Posted by: Gillian | July 5, 2010

Careers advisors

Dennis Hayes and Tristram Hooley are asking about professionalism in careers advising.

Interesting thoughts here from Tristram, Bill Law and David Winter. My version:
1) In this context, professionalism as accumulated knowledge precludes both instant job-titles and historians
2) Without considerable understanding of the macro-economic environment and the psychological development of individuals (plus a bit of crystal-ball-gazing), the careers advisor may well be as good as the mate-in-the-pub bearing in mind that the mate in the pub is likely to be in a very high socio-economically relevant relationship with the career-seeker and that is not to be ignored. After all, they both drink in the same place regularly enough to be termed ‘mates’.
3) The careers professional/advisor as facilitator is a great idea but maybe needs to come with a timeline. Some people really do need ‘careers’ advice for the next three months. Others need starting out on a path or weaving back into a new reality or re-envisioned future. Careers teachers of legendary yore gave up once you were given the application forms. Careers advisors should at least give a five-year career development plan with a decent range of honestly-researched options.
4) True careers advisors are really life coaches with all the counselling and life knowledge that implies – but are better researched in terms of what the job market requires now and will require in ten years’ time.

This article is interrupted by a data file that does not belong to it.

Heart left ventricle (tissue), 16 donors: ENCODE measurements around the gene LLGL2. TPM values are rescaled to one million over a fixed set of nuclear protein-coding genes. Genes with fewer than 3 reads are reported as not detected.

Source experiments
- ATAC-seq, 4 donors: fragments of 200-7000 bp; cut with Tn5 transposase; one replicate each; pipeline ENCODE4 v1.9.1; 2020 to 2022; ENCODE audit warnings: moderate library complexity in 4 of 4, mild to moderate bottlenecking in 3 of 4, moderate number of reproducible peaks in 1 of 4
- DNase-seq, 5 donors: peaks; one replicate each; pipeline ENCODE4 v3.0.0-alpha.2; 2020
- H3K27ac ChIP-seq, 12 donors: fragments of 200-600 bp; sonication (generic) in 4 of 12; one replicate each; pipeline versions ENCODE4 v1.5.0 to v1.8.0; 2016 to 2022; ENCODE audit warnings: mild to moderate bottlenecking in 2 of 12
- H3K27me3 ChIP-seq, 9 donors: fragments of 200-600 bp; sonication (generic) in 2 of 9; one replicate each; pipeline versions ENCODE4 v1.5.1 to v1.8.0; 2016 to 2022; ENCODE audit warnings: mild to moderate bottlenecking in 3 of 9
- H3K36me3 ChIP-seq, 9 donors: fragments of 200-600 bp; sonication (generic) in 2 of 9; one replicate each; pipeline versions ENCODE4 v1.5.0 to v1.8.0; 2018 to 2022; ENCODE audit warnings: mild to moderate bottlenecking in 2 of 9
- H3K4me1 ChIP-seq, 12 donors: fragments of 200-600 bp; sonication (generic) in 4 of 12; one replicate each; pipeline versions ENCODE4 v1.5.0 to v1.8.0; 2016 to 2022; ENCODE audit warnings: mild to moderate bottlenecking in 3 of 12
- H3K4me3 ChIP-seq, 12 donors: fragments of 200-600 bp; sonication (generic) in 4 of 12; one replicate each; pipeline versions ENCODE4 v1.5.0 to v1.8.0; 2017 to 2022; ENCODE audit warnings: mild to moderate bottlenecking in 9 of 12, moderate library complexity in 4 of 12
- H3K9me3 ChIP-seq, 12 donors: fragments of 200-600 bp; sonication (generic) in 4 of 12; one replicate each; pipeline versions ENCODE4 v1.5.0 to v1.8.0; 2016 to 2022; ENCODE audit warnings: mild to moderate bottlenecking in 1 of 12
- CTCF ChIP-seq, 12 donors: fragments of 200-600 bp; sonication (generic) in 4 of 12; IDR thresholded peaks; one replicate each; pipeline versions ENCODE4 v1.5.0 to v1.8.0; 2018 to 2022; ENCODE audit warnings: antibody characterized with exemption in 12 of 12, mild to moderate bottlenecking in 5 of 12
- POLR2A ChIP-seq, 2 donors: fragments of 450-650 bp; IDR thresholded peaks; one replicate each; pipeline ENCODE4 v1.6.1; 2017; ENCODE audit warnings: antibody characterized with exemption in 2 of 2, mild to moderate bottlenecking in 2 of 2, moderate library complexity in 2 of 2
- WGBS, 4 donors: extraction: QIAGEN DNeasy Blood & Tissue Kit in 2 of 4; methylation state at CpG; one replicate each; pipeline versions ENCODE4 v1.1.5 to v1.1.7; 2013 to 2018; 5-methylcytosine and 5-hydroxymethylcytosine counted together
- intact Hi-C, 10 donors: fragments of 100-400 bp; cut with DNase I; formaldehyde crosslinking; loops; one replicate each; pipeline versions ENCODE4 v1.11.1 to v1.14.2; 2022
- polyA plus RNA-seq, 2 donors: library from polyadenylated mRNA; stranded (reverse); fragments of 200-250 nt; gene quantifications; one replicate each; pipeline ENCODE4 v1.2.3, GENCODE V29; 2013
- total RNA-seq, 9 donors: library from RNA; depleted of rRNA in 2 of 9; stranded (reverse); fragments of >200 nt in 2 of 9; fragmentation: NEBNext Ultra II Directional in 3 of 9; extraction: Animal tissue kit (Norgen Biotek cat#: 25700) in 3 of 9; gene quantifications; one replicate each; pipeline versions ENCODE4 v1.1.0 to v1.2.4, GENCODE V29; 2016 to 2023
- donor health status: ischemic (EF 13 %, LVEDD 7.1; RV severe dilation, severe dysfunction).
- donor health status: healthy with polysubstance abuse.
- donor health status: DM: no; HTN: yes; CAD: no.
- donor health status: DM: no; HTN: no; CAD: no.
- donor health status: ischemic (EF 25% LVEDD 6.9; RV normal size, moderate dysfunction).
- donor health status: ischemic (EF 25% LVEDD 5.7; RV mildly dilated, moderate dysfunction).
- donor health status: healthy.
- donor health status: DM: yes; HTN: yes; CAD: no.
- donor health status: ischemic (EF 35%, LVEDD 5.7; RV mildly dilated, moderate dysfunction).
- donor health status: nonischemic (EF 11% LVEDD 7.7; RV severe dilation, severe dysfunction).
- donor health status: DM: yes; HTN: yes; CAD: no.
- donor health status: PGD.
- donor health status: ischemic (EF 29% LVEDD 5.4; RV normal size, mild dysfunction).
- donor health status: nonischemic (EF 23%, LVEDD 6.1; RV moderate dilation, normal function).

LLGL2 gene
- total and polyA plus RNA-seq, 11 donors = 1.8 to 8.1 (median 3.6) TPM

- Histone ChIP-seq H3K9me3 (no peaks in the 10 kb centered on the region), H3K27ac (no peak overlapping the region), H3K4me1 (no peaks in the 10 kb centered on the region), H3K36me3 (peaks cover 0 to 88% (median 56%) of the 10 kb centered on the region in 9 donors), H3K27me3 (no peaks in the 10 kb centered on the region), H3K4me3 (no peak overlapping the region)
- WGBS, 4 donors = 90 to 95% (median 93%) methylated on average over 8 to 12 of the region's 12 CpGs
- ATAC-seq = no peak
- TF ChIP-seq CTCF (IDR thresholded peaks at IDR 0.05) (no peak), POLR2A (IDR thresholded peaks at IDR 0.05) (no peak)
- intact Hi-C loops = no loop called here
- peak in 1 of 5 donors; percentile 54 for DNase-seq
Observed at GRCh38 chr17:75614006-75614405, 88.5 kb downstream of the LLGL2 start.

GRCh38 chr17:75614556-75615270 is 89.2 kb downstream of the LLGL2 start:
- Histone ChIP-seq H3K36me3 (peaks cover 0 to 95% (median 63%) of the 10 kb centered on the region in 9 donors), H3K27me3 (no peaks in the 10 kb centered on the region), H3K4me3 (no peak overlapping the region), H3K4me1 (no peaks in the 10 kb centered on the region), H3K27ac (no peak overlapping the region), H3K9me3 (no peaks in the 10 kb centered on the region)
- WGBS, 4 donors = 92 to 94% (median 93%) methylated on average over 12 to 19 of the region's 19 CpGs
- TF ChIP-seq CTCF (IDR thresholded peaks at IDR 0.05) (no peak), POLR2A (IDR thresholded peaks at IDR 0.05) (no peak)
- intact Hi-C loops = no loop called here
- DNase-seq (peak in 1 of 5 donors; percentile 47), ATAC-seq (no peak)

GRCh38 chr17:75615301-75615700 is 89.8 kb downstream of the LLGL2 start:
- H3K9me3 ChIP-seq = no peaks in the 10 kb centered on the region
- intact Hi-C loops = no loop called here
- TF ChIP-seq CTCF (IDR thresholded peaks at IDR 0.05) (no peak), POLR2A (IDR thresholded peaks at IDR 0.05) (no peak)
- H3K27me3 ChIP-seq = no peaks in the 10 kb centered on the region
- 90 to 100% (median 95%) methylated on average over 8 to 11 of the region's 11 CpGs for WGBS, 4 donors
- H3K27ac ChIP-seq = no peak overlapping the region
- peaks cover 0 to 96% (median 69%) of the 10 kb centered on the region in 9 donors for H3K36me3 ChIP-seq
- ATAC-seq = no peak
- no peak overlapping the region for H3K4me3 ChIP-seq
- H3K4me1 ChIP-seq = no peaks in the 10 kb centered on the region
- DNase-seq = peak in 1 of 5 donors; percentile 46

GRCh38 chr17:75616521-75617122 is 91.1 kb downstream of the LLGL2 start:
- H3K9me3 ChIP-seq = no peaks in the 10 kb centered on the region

5) Qualifications for careers advisors cannot measure outcomes in a future world. Peer review for maintenance of privacy, range of solutions, placement-with-prospects, understanding of clients, etc may mean professional certification is a way forward but, ultimately, no-one is going to care for a certificate if the mate down the pub comes up with the bright idea that sets a life on track.
6) So, certification is to weed out the really bad guys rather than to prove the good ones? Rock: meet Hardplace.
7) In this world, perhaps reputation is all and reputation over time will be based on much more than a few application forms today: it will depend on knowing the market of tomorrow and providing the start today.

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Responses

  1. Hi Gillian

    I have (sort of) responded on Tristram’s blog – http://adventuresincareerdevelopment.posterous.com/trying-to-understand-professionalism

    • Thanks, David.


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